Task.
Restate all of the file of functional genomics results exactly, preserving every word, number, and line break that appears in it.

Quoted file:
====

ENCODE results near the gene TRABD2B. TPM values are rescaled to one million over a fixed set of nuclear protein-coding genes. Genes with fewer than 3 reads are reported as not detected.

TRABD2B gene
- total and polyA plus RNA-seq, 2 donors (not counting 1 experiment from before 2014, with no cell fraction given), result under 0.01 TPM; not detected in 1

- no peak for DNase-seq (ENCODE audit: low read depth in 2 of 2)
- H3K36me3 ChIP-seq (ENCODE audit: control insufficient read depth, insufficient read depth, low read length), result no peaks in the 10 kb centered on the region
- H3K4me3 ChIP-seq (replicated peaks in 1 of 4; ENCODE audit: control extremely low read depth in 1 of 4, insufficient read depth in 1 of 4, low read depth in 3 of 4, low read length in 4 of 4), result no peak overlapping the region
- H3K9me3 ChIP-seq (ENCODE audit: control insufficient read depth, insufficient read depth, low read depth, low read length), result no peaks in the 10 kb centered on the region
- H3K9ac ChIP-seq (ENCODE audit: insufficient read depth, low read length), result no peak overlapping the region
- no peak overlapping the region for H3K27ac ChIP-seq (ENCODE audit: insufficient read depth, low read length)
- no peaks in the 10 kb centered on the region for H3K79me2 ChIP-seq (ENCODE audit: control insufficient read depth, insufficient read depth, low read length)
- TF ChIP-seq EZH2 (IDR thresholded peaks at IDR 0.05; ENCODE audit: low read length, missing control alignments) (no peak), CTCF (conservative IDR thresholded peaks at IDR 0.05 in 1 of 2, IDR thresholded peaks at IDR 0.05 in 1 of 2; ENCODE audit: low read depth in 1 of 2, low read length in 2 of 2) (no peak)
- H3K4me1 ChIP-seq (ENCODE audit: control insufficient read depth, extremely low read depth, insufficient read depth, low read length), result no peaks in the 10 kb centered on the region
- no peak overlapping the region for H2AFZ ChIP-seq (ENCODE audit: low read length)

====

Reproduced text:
ENCODE results near the gene TRABD2B. TPM values are rescaled to one million over a fixed set of nuclear protein-coding genes. Genes with fewer than 3 reads are reported as not detected.

TRABD2B gene
- total and polyA plus RNA-seq, 2 donors (not counting 1 experiment from before 2014, with no cell fraction given), result under 0.01 TPM; not detected in 1

- no peak for DNase-seq (ENCODE audit: low read depth in 2 of 2)
- H3K36me3 ChIP-seq (ENCODE audit: control insufficient read depth, insufficient read depth, low read length), result no peaks in the 10 kb centered on the region
- H3K4me3 ChIP-seq (replicated peaks in 1 of 4; ENCODE audit: control extremely low read depth in 1 of 4, insufficient read depth in 1 of 4, low read depth in 3 of 4, low read length in 4 of 4), result no peak overlapping the region
- H3K9me3 ChIP-seq (ENCODE audit: control insufficient read depth, insufficient read depth, low read depth, low read length), result no peaks in the 10 kb centered on the region
- H3K9ac ChIP-seq (ENCODE audit: insufficient read depth, low read length), result no peak overlapping the region
- no peak overlapping the region for H3K27ac ChIP-seq (ENCODE audit: insufficient read depth, low read length)
- no peaks in the 10 kb centered on the region for H3K79me2 ChIP-seq (ENCODE audit: control insufficient read depth, insufficient read depth, low read length)
- TF ChIP-seq EZH2 (IDR thresholded peaks at IDR 0.05; ENCODE audit: low read length, missing control alignments) (no peak), CTCF (conservative IDR thresholded peaks at IDR 0.05 in 1 of 2, IDR thresholded peaks at IDR 0.05 in 1 of 2; ENCODE audit: low read depth in 1 of 2, low read length in 2 of 2) (no peak)
- H3K4me1 ChIP-seq (ENCODE audit: control insufficient read depth, extremely low read depth, insufficient read depth, low read length), result no peaks in the 10 kb centered on the region
- no peak overlapping the region for H2AFZ ChIP-seq (ENCODE audit: low read length)